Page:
As we well know, the fossil fuel industries have spent large sums of money over the years to attack clean energy, to get positive press coverage, and to defend their gravy train of taxpayer-funded corporate welfare. Not surprisingly, there's been serious pushback to these efforts, which in turn appears to be pushing fossil fuel interests to more carefully cover their tracks. A new study, outlined in this article, explains how.
A new study conducted by Drexel University environmental sociologist Robert J. Brulle, PhD, exposes the organizational underpinnings and funding behind the powerful climate change countermovement. This study marks the first peer-reviewed, comprehensive analysis ever conducted of the sources of funding that maintain the denial effort.
Through an analysis of the financial structure of the organizations that constitute the core of the countermovement and their sources of monetary support, Brulle found that, while the largest and most consistent funders behind the countermovement are a number of well-known conservative foundations, the majority of donations are “dark money,” or concealed funding.
The data also indicates that Koch Industries and ExxonMobil, two of the largest supporters of climate science denial, have recently pulled back from publicly funding countermovement organizations. Coinciding with the decline in traceable funding, the amount of funding given to countermovement organizations through third party pass-through foundations like Donors Trust and Donors Capital, whose funders cannot be traced, has risen dramatically.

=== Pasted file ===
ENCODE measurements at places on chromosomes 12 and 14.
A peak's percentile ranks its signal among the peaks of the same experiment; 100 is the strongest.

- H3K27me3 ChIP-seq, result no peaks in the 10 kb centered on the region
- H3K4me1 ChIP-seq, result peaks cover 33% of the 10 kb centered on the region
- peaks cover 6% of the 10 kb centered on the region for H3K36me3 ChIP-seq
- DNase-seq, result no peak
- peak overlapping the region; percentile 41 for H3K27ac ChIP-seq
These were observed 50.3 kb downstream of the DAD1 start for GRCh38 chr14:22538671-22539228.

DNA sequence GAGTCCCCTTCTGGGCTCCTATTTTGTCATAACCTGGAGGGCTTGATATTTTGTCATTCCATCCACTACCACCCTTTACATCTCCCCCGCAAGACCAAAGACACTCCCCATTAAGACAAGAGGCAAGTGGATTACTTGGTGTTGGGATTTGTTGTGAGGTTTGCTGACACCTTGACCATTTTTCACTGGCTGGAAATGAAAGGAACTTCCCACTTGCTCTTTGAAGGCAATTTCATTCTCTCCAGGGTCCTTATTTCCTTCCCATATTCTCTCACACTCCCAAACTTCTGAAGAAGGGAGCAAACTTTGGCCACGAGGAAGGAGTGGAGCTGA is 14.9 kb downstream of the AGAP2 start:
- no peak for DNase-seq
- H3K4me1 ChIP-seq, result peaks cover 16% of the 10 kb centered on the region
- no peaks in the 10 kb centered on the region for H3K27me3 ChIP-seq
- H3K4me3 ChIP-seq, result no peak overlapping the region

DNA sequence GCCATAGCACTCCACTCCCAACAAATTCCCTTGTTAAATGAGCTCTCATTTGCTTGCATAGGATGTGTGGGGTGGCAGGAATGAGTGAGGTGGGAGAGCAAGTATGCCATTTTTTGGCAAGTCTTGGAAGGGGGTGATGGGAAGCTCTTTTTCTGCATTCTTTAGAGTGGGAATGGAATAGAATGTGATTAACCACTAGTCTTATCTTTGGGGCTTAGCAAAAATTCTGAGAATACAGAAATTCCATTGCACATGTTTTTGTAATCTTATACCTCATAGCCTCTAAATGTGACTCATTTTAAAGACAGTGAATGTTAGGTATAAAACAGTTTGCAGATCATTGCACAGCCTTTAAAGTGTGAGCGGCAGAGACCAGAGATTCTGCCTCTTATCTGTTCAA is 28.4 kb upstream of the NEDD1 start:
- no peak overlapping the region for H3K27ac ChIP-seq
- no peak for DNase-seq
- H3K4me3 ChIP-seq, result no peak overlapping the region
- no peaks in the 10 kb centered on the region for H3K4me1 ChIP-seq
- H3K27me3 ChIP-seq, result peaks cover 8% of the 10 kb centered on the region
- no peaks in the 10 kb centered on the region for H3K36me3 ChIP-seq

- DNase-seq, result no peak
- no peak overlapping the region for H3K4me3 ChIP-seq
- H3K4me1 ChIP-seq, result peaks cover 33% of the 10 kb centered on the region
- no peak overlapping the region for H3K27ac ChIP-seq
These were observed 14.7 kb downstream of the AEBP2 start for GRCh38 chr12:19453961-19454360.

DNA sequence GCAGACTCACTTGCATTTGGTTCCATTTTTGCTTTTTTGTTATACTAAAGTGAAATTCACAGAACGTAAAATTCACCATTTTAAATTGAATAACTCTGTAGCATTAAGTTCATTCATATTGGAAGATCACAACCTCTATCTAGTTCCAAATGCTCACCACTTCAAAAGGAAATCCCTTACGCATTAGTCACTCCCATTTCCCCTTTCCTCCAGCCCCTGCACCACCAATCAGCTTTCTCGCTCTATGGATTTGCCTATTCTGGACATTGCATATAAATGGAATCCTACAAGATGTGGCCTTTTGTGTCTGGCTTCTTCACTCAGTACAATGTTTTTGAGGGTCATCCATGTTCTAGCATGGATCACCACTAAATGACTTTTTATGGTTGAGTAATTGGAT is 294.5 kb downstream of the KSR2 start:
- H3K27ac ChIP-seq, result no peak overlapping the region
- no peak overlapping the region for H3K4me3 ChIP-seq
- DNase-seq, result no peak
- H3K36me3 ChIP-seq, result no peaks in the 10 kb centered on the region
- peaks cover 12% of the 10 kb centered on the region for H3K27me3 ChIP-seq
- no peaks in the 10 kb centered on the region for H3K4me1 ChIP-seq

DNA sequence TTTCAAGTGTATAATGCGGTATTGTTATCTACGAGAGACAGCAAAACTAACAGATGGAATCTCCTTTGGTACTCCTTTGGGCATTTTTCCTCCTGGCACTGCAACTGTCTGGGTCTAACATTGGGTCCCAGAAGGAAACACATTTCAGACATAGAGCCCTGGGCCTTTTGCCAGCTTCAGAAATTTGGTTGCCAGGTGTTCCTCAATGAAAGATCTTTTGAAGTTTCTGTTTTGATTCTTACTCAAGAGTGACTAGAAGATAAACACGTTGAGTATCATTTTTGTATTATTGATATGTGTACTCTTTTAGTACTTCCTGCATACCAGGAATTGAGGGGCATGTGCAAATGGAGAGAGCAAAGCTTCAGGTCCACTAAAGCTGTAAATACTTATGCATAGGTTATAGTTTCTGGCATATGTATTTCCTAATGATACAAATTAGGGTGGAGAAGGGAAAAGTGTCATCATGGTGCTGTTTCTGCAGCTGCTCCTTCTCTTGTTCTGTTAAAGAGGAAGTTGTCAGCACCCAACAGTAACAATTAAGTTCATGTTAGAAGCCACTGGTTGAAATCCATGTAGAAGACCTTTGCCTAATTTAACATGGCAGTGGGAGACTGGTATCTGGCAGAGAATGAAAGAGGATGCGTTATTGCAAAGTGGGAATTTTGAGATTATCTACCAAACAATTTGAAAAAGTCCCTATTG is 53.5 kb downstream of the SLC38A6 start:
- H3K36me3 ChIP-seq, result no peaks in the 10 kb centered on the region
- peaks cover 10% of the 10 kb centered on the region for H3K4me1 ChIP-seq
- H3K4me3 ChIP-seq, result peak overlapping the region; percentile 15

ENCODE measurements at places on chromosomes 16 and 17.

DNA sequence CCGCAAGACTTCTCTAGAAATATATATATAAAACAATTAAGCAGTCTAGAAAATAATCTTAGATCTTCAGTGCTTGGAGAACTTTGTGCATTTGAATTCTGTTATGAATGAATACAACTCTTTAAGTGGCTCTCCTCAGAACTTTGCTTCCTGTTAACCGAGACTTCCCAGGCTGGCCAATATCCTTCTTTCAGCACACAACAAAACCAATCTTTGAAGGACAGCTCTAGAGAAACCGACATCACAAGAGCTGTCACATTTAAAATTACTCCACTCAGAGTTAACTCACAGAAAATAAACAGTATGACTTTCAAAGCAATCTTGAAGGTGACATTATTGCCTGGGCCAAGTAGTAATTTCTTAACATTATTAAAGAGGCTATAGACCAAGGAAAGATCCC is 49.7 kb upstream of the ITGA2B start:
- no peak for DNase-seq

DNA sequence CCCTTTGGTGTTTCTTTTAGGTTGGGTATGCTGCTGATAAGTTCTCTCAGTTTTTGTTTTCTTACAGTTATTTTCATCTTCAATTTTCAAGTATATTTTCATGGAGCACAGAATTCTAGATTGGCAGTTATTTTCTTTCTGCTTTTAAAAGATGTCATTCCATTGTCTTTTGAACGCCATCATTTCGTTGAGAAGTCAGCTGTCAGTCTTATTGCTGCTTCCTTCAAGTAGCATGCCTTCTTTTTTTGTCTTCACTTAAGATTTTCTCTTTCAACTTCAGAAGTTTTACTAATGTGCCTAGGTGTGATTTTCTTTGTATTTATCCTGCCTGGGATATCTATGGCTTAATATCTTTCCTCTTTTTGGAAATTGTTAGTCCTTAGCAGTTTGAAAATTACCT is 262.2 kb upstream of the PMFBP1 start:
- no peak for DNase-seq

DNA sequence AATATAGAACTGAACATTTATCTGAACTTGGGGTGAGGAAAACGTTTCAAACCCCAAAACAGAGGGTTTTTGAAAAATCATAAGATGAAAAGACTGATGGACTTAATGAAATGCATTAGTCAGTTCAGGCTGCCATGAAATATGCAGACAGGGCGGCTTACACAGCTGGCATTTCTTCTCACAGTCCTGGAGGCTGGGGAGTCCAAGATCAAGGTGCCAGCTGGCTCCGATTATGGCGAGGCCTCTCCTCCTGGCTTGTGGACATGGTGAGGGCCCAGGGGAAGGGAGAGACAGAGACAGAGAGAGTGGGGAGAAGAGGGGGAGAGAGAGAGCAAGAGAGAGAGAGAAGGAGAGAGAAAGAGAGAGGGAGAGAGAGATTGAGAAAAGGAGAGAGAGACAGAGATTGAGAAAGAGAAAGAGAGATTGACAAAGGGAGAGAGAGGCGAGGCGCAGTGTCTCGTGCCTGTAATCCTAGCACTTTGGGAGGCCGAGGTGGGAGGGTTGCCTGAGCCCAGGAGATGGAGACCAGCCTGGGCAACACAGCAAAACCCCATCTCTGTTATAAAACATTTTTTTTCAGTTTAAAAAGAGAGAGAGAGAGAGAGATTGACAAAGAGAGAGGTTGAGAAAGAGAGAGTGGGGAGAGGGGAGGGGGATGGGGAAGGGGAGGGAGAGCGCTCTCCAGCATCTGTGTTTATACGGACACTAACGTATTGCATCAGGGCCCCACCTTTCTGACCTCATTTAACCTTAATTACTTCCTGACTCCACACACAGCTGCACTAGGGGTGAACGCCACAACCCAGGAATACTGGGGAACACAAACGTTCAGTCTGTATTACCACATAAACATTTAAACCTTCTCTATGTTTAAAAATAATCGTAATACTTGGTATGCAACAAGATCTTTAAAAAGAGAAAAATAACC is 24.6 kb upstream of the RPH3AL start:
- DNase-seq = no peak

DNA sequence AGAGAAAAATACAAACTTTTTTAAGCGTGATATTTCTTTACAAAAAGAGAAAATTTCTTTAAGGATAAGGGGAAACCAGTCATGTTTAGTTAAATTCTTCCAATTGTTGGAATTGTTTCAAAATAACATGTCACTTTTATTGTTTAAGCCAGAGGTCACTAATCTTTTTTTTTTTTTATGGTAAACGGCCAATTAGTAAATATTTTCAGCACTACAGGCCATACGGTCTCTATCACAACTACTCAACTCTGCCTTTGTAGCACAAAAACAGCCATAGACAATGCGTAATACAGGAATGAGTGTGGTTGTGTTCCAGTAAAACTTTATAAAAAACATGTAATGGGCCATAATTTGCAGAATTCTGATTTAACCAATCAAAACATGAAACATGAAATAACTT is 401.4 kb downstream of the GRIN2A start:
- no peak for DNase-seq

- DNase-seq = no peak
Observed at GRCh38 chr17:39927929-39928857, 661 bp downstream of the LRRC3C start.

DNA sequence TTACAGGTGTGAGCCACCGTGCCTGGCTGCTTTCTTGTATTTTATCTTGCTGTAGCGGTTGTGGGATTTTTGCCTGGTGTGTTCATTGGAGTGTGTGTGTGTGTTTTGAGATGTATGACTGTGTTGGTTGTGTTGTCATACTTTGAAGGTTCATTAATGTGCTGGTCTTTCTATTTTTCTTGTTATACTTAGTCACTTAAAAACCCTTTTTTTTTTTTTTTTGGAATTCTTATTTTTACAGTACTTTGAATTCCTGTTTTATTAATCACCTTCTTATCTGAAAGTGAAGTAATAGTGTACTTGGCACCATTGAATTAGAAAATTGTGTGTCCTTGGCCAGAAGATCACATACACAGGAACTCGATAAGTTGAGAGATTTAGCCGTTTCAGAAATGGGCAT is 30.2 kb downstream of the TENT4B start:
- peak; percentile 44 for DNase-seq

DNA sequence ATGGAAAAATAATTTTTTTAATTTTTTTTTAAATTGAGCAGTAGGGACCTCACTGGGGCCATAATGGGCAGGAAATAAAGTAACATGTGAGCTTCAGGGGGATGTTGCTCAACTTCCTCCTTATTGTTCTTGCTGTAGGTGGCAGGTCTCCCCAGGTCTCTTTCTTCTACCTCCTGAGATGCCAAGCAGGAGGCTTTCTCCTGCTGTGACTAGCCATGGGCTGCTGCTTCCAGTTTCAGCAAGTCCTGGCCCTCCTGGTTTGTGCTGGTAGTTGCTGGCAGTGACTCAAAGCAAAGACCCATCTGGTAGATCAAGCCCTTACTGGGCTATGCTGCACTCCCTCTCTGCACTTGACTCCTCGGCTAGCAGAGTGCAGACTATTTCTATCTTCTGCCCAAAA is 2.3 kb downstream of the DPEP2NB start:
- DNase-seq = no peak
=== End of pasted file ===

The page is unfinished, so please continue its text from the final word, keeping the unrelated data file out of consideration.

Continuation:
The fact that fossil fuel interests feel the need to cover their climate-science-denying tracks is an indicator of weakness, not strength. As the Washington Post's Plum Line explained recently:
Among the things environmentalists have been able to achieve in the past decade or so is making climate denialism (1) seem increasingly kooky and unfounded, and (2) seem like the efforts of an industry that is protecting itself rather than one that wants an honest debate about the science. If you reread Obama’s Georgetown speech, it’s clear the White House believes both areas contain much fertile ground. Recall the president’s invocation of the “Flat Earth society” and repeated references to the high percentage of scientists who agree climate change is happening.
The rush by ExxonMobil and other industry funders to obscure their funding of climate denialism could be a confirmation of those vulnerabilities. In turn, it presents an opportunity for environmentalists: keep pressing on those fronts. Climate denialism is wrong, and it is largely funded by CEOs trying to protect profits. Our present campaign finance system makes that harder to demonstrate, but far from impossible.
We couldn't agree more, and plan to keep pressing the fossil fuel industry to come clean - even as they work twice as hard to obscure what they're really up to.